Author: Aimee Carter
Genre: YA, paranormal, romance, novella
Publication Date: July 31, 2012 (HarlequinTeen – North America)
Source: NetGalley review copy
Summary: For millennia we’ve caught only glimpses of the lives and loves of the gods and goddesses on Olympus. Now Aimee Carter pulls back the curtain on how they became the powerful, petty, loving and dangerous immortals that Kate Winters knows.
Calliope/Hera represented constancy and yet had a husband who never matched her faithfulness….
Ava/Aphrodite was the goddess of love and yet commitment was a totally different deal….
Persephone was urged to marry one man, yet longed for another….
James/Hermes loved to make trouble for others-but never knew true loss before….
Henry/Hades’s solitary existence had grown too wearisome to continue. But meeting Kate Winters gave him a new hope….
Five original novellas of love, loss and longing and the will to survive throughout the ages.
☆: 4/5 stars – a great interlude between books 2 and 3!
Review: This is a great interlude between books 2 and 3 of the “Goddess” series. “The Goddess Legacy” is some of Carter’s best writing yet – and it doesn’t include our main heroine, but rather gives a backstory of the Gods and Goddesses that make appearances in the series. I found myself scratching my head at why we needed this book at all, but it was still a pleasure to read. There are spoilers in this review for the previous two books and novella, so beware.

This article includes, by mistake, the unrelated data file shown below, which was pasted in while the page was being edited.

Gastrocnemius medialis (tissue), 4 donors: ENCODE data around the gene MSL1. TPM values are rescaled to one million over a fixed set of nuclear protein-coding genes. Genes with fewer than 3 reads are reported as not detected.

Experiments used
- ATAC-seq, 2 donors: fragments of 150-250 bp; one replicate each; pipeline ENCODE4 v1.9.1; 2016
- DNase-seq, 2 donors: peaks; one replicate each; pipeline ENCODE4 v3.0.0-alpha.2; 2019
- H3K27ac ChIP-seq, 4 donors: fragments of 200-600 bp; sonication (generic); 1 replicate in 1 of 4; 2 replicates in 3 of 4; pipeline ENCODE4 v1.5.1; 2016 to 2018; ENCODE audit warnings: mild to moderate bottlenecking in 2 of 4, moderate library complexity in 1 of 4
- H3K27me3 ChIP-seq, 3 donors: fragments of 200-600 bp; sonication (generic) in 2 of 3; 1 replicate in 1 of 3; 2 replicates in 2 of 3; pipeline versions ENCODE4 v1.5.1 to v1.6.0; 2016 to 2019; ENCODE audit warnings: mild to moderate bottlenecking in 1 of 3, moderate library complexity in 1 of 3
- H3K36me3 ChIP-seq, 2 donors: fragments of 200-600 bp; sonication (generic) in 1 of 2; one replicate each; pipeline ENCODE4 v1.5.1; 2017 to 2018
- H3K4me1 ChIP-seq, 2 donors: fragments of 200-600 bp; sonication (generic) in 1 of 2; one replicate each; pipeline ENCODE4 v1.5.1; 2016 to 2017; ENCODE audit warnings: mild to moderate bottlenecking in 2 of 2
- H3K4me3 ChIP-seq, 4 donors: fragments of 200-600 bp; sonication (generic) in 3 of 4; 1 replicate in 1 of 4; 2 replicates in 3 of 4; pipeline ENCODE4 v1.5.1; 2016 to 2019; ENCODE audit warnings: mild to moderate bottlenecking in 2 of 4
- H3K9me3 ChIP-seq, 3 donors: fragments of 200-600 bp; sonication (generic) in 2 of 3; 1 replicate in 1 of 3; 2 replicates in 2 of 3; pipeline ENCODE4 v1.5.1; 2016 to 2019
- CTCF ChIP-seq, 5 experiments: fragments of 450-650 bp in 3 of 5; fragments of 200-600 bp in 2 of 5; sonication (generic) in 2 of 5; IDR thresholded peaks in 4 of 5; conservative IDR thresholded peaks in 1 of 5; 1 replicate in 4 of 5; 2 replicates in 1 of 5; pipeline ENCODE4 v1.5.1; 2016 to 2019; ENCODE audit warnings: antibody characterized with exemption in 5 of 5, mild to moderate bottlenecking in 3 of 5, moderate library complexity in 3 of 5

Out of the three novellas combined to make this omnibus, I think I have to say Hera/Calliope’s was my favorite. We finally get to see what makes her tick, and what makes her such a great villain (as we found out at the end of “Goddess Interrupted”), and what made her so twisted and bitter. Persephone and Hades/Henry’s story…well, I’m no fan of Persephone so this one left me really feeling for Hades. Aphrodite’s story was good, but felt lackluster compared to the two stories bookending it. Love triangle? No thanks. I love you, Aphrodite/Ava, but…yeah. Just wasn’t feeling your story very much. However, the birth of Eros was pretty awesome, and he was adorable, so I wasn’t entirely bored there.
The area where Carter continues to improve is the sensory language/imagery area of things – we saw this happen in “Goddess Interrupted”, but Carter really shines in “Goddess Legacy”. Everything felt richer to the touch, a nice feast for the senses. But what frustrated me is that we didn’t have our heroine there, so it didn’t quite feel complete and whole. Since this is a chronicling of the gods’ origin stories, that’s fitting, but at the same time, I just couldn’t fully appreciate it.
Final verdict? If you’ve read the rest of the series so far, you can’t miss this book. For those new to the series, I’d say skip this book until you read the previous three. While I recommend it to see the motivations of the rest of the characters in these books, I don’t think it’s required reading.
“The Goddess Legacy” is out now from HarlequinTeen in North America, so be sure to check it out!